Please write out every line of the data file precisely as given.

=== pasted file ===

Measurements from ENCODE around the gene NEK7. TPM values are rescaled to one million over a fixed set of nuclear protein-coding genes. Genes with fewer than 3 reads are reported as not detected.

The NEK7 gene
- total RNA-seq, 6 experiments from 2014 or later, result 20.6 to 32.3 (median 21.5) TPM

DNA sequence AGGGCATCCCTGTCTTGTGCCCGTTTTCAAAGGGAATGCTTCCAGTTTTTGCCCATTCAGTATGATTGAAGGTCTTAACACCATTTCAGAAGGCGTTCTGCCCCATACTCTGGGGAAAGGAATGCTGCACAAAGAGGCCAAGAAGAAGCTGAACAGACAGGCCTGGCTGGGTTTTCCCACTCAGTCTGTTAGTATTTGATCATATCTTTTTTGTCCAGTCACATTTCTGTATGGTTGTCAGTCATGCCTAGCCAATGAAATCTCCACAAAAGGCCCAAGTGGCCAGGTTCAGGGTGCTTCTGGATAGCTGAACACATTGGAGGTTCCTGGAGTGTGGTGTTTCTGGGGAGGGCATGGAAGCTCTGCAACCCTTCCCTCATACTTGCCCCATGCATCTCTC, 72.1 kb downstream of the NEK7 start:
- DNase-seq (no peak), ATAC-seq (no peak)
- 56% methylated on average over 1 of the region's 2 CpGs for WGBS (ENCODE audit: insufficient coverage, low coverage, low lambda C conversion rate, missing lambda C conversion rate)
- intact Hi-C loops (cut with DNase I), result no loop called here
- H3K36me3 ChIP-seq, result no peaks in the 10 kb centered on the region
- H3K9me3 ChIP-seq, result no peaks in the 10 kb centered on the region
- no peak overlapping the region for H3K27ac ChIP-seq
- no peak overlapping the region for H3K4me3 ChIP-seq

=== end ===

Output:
Measurements from ENCODE around the gene NEK7. TPM values are rescaled to one million over a fixed set of nuclear protein-coding genes. Genes with fewer than 3 reads are reported as not detected.

The NEK7 gene
- total RNA-seq, 6 experiments from 2014 or later, result 20.6 to 32.3 (median 21.5) TPM

DNA sequence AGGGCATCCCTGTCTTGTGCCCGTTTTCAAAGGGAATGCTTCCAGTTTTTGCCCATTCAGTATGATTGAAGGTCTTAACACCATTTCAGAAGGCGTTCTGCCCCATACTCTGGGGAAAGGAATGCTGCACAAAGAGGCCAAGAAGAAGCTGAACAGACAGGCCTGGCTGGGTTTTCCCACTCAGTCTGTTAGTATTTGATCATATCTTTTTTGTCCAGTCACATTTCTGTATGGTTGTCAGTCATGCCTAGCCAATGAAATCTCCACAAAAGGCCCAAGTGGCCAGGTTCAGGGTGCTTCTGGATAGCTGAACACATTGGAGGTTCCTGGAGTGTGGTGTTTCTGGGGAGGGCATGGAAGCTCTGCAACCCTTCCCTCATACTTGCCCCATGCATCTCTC, 72.1 kb downstream of the NEK7 start:
- DNase-seq (no peak), ATAC-seq (no peak)
- 56% methylated on average over 1 of the region's 2 CpGs for WGBS (ENCODE audit: insufficient coverage, low coverage, low lambda C conversion rate, missing lambda C conversion rate)
- intact Hi-C loops (cut with DNase I), result no loop called here
- H3K36me3 ChIP-seq, result no peaks in the 10 kb centered on the region
- H3K9me3 ChIP-seq, result no peaks in the 10 kb centered on the region
- no peak overlapping the region for H3K27ac ChIP-seq
- no peak overlapping the region for H3K4me3 ChIP-seq